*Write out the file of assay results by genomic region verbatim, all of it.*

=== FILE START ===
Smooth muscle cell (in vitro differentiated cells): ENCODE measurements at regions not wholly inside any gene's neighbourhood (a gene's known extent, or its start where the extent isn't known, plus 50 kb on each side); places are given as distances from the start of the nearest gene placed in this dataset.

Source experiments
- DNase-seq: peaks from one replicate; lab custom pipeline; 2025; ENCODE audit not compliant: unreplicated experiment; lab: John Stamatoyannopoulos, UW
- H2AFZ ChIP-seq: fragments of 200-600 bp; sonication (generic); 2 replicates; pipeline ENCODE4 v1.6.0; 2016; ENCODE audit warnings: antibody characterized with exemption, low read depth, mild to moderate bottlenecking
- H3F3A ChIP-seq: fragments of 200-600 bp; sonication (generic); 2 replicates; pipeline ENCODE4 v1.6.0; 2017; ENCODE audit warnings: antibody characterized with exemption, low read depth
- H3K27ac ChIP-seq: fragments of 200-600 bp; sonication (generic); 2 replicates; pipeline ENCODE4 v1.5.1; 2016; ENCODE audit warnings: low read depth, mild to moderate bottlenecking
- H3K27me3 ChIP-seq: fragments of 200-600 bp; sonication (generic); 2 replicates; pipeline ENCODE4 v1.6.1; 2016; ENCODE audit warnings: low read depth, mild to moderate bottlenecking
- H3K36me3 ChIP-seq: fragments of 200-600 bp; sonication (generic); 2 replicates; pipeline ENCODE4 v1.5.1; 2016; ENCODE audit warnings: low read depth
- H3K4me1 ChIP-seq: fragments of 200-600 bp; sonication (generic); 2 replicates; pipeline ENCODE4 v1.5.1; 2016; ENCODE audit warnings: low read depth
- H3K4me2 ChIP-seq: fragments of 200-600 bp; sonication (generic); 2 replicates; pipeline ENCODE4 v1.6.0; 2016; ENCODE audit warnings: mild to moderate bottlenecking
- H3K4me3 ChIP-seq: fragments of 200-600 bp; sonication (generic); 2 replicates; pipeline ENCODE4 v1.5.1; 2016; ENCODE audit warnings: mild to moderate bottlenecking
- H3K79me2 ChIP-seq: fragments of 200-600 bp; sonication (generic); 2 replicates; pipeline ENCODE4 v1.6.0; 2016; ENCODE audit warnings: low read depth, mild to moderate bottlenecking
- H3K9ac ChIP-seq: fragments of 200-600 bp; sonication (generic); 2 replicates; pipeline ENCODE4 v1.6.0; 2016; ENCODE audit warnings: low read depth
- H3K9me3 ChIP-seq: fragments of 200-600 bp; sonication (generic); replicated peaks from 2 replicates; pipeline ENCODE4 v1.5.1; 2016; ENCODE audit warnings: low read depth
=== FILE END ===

Smooth muscle cell (in vitro differentiated cells): ENCODE measurements at regions not wholly inside any gene's neighbourhood (a gene's known extent, or its start where the extent isn't known, plus 50 kb on each side); places are given as distances from the start of the nearest gene placed in this dataset.

Source experiments
- DNase-seq: peaks from one replicate; lab custom pipeline; 2025; ENCODE audit not compliant: unreplicated experiment; lab: John Stamatoyannopoulos, UW
- H2AFZ ChIP-seq: fragments of 200-600 bp; sonication (generic); 2 replicates; pipeline ENCODE4 v1.6.0; 2016; ENCODE audit warnings: antibody characterized with exemption, low read depth, mild to moderate bottlenecking
- H3F3A ChIP-seq: fragments of 200-600 bp; sonication (generic); 2 replicates; pipeline ENCODE4 v1.6.0; 2017; ENCODE audit warnings: antibody characterized with exemption, low read depth
- H3K27ac ChIP-seq: fragments of 200-600 bp; sonication (generic); 2 replicates; pipeline ENCODE4 v1.5.1; 2016; ENCODE audit warnings: low read depth, mild to moderate bottlenecking
- H3K27me3 ChIP-seq: fragments of 200-600 bp; sonication (generic); 2 replicates; pipeline ENCODE4 v1.6.1; 2016; ENCODE audit warnings: low read depth, mild to moderate bottlenecking
- H3K36me3 ChIP-seq: fragments of 200-600 bp; sonication (generic); 2 replicates; pipeline ENCODE4 v1.5.1; 2016; ENCODE audit warnings: low read depth
- H3K4me1 ChIP-seq: fragments of 200-600 bp; sonication (generic); 2 replicates; pipeline ENCODE4 v1.5.1; 2016; ENCODE audit warnings: low read depth
- H3K4me2 ChIP-seq: fragments of 200-600 bp; sonication (generic); 2 replicates; pipeline ENCODE4 v1.6.0; 2016; ENCODE audit warnings: mild to moderate bottlenecking
- H3K4me3 ChIP-seq: fragments of 200-600 bp; sonication (generic); 2 replicates; pipeline ENCODE4 v1.5.1; 2016; ENCODE audit warnings: mild to moderate bottlenecking
- H3K79me2 ChIP-seq: fragments of 200-600 bp; sonication (generic); 2 replicates; pipeline ENCODE4 v1.6.0; 2016; ENCODE audit warnings: low read depth, mild to moderate bottlenecking
- H3K9ac ChIP-seq: fragments of 200-600 bp; sonication (generic); 2 replicates; pipeline ENCODE4 v1.6.0; 2016; ENCODE audit warnings: low read depth
- H3K9me3 ChIP-seq: fragments of 200-600 bp; sonication (generic); replicated peaks from 2 replicates; pipeline ENCODE4 v1.5.1; 2016; ENCODE audit warnings: low read depth